Vehicle Manufacturers Embracing Hydrogen At Last

After a decade of rushing to build more hybrid battery and pure electric cars and vans, big manufacturers are finally realising that the charging infrastructure for commercial vans and trucks will most likely never be available in practical terms. Recent cold weather in the UK saw huge queues of Tesla and other EV owners waiting their turn to charge, as their battery range suddenly dropped.

Commercial delivery vans, which obviously have to stop and start dozens of times per day, need recharging often. In Europe vans used to be left at works depots overnight, but many firms now allow drivers to park their vans at home, which solves the commuting problem of course. It does however raise the problem of charging millions of vans and light trucks overnight in the future.

Perhaps the cleaner, greener answer is hydrogen?

Back in the 1990s there were several hydrogen vehicle prototypes, even some filling station infrastructure was built in the UK. But Shell and others pulled out as they realised it was easier to stick with diesel and petrol, plus the UK government foolishly peddled the lie that diesel was somehow a “green” fuel, simply because part of the exhaust gas was recycled back into the engine via EGR valves.

Now manufactures like Renault, Honda, Toyota and others are waking up to reality. For fleet usage hydrogen makes far more sense that battery powered vans and trucks; less weight, greater range, adaptable to existing tech and its tailpipe clean too – just water vapour. The other upside is an ESG gain, as hydrogen vehicles do not require the mining of lithium, cobalt or other battery pack materials, often using forced or child labour. That is a regulatory and moral win for insurance brands of course.

The other benefit for insurance brands is that hydrigen conversion of existing cars and vans may see more customers on the road in the future, instead of the small elite able to afford – and access – the EV road network of the WEF 15 minute cities. That policy will force millions to give up car ownership, whereas hydrogen fuel may extend the mass market consumer base for some decades to come.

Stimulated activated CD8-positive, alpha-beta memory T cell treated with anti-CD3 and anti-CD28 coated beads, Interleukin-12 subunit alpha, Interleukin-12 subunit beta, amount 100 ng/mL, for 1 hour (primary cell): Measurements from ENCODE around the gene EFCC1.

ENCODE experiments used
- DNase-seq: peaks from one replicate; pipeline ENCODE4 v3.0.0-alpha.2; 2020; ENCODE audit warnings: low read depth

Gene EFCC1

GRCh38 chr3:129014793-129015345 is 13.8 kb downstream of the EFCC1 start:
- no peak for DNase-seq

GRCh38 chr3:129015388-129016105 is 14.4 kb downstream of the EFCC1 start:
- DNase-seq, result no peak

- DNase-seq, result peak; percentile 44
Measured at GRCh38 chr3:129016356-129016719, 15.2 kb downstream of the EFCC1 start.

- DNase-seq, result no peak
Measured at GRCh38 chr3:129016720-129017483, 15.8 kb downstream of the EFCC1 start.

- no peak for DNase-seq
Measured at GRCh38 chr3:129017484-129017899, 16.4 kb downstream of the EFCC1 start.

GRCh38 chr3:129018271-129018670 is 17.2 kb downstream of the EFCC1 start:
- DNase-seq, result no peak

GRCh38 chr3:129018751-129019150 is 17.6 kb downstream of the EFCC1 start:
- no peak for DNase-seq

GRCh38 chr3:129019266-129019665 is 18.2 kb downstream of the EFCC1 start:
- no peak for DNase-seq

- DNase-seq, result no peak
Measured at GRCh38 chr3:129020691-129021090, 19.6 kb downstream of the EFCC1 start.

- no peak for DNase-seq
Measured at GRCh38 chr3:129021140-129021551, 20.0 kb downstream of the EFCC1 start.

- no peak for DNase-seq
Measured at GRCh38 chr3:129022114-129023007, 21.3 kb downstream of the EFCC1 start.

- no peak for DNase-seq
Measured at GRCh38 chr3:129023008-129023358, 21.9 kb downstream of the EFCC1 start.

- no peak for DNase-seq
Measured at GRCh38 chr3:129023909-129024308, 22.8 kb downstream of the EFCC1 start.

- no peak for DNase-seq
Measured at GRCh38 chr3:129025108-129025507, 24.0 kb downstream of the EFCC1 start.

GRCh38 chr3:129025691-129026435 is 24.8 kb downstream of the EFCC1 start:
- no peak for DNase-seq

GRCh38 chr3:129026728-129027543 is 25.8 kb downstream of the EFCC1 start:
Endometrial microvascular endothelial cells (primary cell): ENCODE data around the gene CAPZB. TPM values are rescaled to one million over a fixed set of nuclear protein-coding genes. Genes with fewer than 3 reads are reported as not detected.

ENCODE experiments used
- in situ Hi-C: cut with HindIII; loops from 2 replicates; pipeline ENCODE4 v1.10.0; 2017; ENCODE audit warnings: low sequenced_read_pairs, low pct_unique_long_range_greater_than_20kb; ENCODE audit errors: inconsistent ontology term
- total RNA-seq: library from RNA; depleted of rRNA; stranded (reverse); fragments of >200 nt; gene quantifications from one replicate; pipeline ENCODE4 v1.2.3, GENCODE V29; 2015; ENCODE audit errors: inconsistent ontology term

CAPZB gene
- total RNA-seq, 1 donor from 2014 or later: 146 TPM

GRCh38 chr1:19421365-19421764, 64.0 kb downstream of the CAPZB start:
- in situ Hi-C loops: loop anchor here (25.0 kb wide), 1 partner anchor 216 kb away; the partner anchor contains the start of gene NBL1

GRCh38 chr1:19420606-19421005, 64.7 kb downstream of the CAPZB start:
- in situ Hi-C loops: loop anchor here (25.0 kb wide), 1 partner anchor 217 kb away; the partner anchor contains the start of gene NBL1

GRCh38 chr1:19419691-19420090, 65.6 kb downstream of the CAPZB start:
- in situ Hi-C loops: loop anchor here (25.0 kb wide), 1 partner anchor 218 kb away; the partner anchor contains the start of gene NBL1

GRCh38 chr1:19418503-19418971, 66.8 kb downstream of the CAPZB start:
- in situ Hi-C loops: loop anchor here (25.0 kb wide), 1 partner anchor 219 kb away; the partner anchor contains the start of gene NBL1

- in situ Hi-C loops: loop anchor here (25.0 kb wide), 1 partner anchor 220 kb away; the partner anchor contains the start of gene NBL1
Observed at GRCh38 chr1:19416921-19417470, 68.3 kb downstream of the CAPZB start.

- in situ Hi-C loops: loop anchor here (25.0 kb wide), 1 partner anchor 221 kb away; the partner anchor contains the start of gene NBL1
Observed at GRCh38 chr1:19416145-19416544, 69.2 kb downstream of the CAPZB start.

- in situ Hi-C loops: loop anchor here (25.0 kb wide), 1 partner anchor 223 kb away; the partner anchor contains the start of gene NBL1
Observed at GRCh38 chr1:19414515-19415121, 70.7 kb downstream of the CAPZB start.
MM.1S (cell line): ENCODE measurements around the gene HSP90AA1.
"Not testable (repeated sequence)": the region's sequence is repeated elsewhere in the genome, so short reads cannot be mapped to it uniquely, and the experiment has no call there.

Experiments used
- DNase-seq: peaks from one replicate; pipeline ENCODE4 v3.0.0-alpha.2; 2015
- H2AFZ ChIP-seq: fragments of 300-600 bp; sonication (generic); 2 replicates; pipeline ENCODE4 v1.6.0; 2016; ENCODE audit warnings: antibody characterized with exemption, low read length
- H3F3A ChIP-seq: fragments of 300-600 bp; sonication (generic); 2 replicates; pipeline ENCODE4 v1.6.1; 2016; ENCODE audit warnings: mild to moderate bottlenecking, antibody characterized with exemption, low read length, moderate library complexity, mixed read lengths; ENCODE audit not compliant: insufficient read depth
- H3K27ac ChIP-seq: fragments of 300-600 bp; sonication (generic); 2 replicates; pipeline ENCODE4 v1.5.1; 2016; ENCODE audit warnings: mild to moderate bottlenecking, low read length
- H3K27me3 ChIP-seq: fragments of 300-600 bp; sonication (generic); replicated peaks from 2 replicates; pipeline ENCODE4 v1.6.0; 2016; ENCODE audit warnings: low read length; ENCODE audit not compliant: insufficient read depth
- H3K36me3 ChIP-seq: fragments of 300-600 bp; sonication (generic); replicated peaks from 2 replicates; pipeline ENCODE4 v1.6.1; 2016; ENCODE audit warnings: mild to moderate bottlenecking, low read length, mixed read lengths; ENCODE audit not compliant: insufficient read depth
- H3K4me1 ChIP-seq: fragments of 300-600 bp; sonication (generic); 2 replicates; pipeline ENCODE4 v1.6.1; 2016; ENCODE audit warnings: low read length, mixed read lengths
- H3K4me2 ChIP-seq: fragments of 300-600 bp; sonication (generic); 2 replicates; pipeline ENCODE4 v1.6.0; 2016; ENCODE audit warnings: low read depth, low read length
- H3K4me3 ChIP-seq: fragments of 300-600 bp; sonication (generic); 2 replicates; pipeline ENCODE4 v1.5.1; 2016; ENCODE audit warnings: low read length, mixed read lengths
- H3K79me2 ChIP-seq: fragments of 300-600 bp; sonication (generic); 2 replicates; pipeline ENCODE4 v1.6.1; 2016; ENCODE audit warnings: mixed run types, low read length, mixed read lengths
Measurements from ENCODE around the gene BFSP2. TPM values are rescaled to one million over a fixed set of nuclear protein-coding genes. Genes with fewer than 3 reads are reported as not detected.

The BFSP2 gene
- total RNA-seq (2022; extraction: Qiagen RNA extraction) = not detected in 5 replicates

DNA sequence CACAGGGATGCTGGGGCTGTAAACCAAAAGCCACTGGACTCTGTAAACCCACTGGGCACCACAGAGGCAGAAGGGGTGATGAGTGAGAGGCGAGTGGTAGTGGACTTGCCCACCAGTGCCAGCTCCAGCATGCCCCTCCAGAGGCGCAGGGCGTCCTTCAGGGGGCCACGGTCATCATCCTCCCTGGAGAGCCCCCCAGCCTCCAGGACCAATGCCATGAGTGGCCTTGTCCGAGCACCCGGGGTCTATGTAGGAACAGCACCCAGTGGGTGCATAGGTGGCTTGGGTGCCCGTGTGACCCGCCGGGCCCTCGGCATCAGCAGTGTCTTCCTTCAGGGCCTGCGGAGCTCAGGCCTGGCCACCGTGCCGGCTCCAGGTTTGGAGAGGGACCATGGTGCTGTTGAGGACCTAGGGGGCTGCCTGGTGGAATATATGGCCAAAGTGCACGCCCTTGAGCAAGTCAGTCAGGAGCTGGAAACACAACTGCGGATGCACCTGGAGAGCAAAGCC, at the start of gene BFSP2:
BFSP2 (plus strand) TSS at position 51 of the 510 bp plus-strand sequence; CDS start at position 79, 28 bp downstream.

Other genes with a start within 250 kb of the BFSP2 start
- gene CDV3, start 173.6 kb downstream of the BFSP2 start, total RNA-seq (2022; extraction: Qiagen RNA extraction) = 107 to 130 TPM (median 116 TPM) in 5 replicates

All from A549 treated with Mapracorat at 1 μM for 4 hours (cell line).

The latest collab venture is HYVIA (JV between Renault and Plug) and HYSETCO, here’s the word;

  • HYVIA and HYSETCO are developing a new cooperation which aims at:
    • The improvement ofthe customer experience of HYVIA light commercial vehicles users in the public H2 refueling stations of the HYSETCO network.
    • The study of an integrated offer of HYVIA commercial vehicles to be proposed by HYSETCO, including the vehicle, the associated services, and the supply of hydrogen.
    • Complementary services proposed by HYSETCO for HYVIA light commercial vehicle customers.
    • HYVIA’s support for the development of HYSETCO’s network of public H2 stations.


Honda has always been a visionary company and its use of hydrogen will not be purely for commercial vans. One great piece of lateral thinking is hydrogen engines which are static power generators, for things like outdoor events, emergency response, back up for commercial premises, factories etc. Here’s the word;

  • Honda has identified four core domains for the utilization of its fuel cell system: fuel cell vehicles (FCEV), commercial vehicles, stationary power stations and construction machinery, and will actively engage in collaboration with other companies.
  • In the area of commercial vehicles, in addition to conducting joint research on fuel cell heavy-duty trucks with Isuzu Motors Limited, Honda began demonstration test driving of commercial trucks equipped with the next-generation fuel cell system in collaboration with Dongfeng Motor Group Co., Ltd.
  • In the mid-2020s, Honda will begin external sales of its fuel cell system at the level of 2,000 units per year, with a plan to expand sales in stages. Honda will strive to increase sales to 60,000 units in 2030, and to a few hundred thousand units per year by the second half of the 2030s.


One of the trailblazers in hydrogen cars, Toyota kinda backed away from their Mirai project a few years ago, but now seems to have got its mojo back.

Toyota recently showed off a converted AE86 sports hatchback from the 1990s, to highlight how old cars can be easily updated to un on hydrogen, with very little modification. Toyota is also pushing the Mirai more aggressively online now, with a ten year warranty to tempt would be owners. It also showcased the second generation Mirai in India recently, which is one of the fastest growing car markets in the world.

Toyota is also testing a liquid hydrogen race car, so that the problems of storing fuel, refuelling the car and extending the car’s range at racing speeds can all be developed further.


About alastair walker 10924 Articles
20 years experience as a journalist and magazine editor. I'm your contact for press releases, events, news and commercial opportunities at Insurance-Edge.Net

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